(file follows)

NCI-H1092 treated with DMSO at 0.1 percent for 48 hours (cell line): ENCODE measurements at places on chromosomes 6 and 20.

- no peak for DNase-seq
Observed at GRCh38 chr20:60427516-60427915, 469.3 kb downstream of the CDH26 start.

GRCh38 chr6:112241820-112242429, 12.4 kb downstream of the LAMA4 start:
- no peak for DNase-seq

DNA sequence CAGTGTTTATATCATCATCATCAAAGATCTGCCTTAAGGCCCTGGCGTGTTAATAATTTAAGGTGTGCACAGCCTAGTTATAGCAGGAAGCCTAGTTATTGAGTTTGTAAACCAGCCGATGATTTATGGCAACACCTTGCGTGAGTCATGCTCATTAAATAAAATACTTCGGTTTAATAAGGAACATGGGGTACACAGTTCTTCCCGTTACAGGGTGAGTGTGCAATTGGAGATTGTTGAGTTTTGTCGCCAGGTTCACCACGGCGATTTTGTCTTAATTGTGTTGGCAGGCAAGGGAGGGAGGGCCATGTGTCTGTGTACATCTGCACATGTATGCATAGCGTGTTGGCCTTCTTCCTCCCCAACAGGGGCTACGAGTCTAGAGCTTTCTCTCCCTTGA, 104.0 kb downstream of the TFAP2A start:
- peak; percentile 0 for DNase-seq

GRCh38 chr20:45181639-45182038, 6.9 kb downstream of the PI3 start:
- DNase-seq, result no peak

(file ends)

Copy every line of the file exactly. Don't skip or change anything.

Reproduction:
NCI-H1092 treated with DMSO at 0.1 percent for 48 hours (cell line): ENCODE measurements at places on chromosomes 6 and 20.

- no peak for DNase-seq
Observed at GRCh38 chr20:60427516-60427915, 469.3 kb downstream of the CDH26 start.

GRCh38 chr6:112241820-112242429, 12.4 kb downstream of the LAMA4 start:
- no peak for DNase-seq

DNA sequence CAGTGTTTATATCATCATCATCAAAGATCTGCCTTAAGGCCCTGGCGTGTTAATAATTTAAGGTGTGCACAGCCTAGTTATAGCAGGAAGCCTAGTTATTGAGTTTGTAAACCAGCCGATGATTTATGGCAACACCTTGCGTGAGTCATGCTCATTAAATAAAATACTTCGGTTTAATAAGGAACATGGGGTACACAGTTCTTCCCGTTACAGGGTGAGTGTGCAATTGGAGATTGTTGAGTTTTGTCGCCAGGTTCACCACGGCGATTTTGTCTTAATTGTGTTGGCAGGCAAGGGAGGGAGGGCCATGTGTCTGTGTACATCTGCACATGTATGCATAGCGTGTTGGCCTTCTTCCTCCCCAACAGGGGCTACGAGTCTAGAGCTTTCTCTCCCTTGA, 104.0 kb downstream of the TFAP2A start:
- peak; percentile 0 for DNase-seq

GRCh38 chr20:45181639-45182038, 6.9 kb downstream of the PI3 start:
- DNase-seq, result no peak